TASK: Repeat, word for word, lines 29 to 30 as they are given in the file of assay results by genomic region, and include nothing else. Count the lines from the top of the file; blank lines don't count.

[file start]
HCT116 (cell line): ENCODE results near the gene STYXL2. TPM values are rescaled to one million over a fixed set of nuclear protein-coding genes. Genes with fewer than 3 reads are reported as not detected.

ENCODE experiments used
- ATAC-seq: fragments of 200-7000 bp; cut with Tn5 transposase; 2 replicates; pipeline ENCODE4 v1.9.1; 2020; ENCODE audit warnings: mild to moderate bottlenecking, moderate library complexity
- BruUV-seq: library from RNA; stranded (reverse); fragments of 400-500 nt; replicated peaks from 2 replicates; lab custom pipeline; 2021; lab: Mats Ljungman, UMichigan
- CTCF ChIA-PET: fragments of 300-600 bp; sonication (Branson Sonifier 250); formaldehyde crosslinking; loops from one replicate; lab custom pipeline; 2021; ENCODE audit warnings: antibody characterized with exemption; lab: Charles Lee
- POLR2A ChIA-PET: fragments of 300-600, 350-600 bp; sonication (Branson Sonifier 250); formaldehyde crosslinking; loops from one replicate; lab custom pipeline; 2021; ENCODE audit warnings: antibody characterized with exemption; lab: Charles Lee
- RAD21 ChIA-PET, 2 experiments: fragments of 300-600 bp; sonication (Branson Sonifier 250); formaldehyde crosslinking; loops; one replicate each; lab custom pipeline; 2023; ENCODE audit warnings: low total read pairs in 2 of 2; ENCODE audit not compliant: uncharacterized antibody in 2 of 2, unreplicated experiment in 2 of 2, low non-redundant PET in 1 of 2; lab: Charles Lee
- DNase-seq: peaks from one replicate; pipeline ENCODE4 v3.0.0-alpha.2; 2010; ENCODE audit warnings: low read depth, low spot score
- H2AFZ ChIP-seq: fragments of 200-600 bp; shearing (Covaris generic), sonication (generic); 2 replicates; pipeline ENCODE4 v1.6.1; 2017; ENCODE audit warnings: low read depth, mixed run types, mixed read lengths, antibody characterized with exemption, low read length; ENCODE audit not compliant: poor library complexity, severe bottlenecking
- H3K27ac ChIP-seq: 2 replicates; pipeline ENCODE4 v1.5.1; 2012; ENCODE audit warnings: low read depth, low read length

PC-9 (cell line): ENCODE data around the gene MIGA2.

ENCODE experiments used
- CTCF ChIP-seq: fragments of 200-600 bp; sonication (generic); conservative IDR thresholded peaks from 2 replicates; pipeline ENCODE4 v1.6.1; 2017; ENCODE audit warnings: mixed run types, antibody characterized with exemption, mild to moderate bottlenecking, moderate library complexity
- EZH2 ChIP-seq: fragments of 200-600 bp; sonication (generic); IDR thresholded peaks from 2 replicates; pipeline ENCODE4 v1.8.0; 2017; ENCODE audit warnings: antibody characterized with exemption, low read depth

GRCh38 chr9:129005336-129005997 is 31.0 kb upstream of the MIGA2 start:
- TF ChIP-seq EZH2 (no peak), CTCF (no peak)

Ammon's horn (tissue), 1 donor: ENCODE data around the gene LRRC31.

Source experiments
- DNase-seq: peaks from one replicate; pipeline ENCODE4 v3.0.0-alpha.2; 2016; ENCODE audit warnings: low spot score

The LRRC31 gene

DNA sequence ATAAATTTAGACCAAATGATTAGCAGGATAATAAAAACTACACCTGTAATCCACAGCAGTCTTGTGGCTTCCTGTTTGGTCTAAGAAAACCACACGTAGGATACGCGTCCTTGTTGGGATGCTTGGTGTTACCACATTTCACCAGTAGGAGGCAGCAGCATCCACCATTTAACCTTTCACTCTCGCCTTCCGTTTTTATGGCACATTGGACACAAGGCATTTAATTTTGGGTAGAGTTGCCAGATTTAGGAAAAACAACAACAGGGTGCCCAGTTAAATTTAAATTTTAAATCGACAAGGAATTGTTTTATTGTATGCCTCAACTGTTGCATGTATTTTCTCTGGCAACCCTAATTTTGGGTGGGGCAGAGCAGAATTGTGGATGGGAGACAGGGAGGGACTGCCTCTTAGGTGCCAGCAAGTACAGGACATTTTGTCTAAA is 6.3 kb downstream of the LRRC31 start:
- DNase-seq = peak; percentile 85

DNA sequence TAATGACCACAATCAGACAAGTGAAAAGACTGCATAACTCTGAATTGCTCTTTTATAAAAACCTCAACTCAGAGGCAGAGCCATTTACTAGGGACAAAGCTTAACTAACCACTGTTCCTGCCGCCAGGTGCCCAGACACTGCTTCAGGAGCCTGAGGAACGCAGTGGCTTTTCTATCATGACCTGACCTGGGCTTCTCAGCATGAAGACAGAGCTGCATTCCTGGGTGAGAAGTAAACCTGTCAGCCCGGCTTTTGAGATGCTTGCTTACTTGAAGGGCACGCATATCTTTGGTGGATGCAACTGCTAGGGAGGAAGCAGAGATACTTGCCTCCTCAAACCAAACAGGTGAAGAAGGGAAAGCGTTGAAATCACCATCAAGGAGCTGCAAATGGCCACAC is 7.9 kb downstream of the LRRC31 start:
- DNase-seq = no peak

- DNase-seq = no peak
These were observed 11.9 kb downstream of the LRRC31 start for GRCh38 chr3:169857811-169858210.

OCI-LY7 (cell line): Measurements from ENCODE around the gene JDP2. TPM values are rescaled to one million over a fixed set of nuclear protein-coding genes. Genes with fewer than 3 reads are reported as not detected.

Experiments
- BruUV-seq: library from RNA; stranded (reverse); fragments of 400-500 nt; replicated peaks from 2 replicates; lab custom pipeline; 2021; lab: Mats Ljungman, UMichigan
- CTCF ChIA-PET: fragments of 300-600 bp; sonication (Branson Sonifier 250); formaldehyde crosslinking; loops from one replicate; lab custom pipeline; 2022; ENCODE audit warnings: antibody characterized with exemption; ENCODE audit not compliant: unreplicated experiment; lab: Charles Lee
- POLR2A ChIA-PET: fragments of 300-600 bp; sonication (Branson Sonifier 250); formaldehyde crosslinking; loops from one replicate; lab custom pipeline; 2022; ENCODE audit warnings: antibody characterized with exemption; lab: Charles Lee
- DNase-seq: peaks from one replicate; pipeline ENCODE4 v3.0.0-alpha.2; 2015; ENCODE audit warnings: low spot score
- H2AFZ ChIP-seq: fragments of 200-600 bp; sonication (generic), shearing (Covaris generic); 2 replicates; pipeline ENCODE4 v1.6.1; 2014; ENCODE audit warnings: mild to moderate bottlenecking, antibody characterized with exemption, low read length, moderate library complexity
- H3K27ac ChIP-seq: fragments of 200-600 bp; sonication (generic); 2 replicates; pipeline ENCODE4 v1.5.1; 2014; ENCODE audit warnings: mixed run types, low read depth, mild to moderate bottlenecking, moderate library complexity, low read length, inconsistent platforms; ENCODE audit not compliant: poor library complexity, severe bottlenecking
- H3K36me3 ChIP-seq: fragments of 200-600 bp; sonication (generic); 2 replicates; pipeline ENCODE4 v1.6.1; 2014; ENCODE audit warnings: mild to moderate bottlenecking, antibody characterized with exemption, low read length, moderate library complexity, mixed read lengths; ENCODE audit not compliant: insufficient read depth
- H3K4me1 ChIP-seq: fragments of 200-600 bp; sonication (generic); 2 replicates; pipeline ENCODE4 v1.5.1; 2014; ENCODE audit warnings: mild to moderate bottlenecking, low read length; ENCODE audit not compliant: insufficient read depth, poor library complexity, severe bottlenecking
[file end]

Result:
- BruUV-seq: library from RNA; stranded (reverse); fragments of 400-500 nt; replicated peaks from 2 replicates; lab custom pipeline; 2021; lab: Mats Ljungman, UMichigan
- CTCF ChIA-PET: fragments of 300-600 bp; sonication (Branson Sonifier 250); formaldehyde crosslinking; loops from one replicate; lab custom pipeline; 2022; ENCODE audit warnings: antibody characterized with exemption; ENCODE audit not compliant: unreplicated experiment; lab: Charles Lee